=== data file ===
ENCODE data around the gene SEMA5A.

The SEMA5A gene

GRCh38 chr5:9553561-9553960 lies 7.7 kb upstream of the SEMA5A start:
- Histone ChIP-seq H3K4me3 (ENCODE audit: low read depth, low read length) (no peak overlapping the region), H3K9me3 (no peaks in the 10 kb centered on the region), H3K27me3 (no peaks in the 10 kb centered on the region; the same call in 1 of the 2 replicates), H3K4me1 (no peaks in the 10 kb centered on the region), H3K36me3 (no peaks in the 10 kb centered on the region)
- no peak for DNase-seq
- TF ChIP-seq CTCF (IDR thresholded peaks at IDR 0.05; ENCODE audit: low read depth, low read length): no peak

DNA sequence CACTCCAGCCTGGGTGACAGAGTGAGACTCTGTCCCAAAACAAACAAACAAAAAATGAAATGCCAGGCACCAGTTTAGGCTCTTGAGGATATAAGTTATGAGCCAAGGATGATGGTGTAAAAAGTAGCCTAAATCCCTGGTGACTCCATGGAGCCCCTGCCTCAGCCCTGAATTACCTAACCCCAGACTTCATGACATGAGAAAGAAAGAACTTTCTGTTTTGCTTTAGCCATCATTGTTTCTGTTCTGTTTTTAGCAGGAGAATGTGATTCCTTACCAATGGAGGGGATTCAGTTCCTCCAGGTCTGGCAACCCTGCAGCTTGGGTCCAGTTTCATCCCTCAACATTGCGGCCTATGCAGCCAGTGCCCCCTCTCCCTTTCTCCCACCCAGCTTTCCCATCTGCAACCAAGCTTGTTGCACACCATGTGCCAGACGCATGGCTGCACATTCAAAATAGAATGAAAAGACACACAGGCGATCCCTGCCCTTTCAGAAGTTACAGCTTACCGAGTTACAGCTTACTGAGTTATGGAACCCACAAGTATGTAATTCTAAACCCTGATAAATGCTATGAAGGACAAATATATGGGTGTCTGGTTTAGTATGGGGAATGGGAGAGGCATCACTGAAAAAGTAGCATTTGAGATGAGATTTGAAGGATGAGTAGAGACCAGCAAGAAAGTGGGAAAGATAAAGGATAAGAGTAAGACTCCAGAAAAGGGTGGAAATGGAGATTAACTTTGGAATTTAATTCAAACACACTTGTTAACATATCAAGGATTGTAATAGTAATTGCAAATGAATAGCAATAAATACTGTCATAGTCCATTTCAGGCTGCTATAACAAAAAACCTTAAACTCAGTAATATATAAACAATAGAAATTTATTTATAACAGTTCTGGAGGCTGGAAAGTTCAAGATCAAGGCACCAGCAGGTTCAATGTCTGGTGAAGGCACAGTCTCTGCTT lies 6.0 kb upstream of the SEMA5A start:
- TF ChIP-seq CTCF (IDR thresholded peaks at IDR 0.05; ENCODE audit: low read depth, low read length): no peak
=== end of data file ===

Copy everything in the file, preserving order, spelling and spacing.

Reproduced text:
ENCODE data around the gene SEMA5A.

The SEMA5A gene

GRCh38 chr5:9553561-9553960 lies 7.7 kb upstream of the SEMA5A start:
- Histone ChIP-seq H3K4me3 (ENCODE audit: low read depth, low read length) (no peak overlapping the region), H3K9me3 (no peaks in the 10 kb centered on the region), H3K27me3 (no peaks in the 10 kb centered on the region; the same call in 1 of the 2 replicates), H3K4me1 (no peaks in the 10 kb centered on the region), H3K36me3 (no peaks in the 10 kb centered on the region)
- no peak for DNase-seq
- TF ChIP-seq CTCF (IDR thresholded peaks at IDR 0.05; ENCODE audit: low read depth, low read length): no peak

DNA sequence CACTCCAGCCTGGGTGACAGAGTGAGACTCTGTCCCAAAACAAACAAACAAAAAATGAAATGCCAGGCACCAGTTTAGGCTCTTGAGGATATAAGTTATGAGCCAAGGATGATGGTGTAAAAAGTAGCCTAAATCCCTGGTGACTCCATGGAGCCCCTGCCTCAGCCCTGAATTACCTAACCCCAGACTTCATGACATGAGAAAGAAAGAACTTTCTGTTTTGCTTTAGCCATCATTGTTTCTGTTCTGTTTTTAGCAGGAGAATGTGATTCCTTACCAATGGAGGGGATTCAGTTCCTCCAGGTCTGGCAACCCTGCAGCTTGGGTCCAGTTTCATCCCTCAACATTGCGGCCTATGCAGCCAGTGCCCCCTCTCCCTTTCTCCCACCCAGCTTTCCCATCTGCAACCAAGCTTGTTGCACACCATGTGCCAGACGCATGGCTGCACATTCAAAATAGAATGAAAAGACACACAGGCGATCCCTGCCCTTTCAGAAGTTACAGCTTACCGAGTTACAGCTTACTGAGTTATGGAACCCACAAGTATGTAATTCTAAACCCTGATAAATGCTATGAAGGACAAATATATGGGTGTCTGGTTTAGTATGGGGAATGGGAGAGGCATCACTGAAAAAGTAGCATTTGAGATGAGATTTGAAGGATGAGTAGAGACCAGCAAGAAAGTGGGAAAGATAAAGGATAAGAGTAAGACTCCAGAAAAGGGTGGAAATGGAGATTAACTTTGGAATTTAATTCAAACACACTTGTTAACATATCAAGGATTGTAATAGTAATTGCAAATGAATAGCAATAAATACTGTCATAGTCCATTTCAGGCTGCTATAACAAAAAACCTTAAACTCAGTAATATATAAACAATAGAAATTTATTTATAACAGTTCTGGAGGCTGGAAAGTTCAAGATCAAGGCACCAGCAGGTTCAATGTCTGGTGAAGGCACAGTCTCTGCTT lies 6.0 kb upstream of the SEMA5A start:
- TF ChIP-seq CTCF (IDR thresholded peaks at IDR 0.05; ENCODE audit: low read depth, low read length): no peak